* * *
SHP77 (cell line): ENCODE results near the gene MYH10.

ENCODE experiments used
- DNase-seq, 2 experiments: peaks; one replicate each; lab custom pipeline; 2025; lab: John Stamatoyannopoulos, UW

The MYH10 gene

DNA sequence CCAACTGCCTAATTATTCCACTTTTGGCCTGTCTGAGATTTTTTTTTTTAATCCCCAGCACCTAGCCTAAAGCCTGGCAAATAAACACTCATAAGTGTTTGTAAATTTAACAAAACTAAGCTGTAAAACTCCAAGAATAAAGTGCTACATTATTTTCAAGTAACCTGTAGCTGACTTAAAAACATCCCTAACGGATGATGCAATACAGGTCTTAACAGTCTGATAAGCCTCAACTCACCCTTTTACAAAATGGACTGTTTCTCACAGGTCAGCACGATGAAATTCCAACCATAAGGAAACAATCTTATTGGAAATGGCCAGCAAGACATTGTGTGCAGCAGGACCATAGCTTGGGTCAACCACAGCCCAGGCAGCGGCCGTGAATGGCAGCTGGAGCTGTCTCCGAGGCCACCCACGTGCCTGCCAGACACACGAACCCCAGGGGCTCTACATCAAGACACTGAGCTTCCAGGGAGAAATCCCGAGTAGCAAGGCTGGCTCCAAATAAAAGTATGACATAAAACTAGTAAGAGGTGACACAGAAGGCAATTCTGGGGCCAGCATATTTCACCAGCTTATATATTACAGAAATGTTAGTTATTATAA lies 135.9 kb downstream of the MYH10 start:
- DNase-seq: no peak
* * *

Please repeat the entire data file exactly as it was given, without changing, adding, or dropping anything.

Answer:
SHP77 (cell line): ENCODE results near the gene MYH10.

ENCODE experiments used
- DNase-seq, 2 experiments: peaks; one replicate each; lab custom pipeline; 2025; lab: John Stamatoyannopoulos, UW

The MYH10 gene

DNA sequence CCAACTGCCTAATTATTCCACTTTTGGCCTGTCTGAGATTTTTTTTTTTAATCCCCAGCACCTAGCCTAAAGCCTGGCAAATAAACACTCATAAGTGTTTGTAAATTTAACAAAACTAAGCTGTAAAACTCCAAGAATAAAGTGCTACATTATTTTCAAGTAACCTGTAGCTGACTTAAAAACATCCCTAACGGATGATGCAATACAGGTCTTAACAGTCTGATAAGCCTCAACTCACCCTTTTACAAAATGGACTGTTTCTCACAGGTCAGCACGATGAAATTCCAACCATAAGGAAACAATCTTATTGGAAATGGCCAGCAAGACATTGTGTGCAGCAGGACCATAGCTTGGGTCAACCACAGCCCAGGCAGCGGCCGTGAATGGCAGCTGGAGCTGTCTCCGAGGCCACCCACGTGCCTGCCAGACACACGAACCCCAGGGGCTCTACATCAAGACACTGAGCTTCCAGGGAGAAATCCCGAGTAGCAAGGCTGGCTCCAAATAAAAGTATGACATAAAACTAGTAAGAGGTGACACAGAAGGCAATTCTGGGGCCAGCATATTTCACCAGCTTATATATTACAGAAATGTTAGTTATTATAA lies 135.9 kb downstream of the MYH10 start:
- DNase-seq: no peak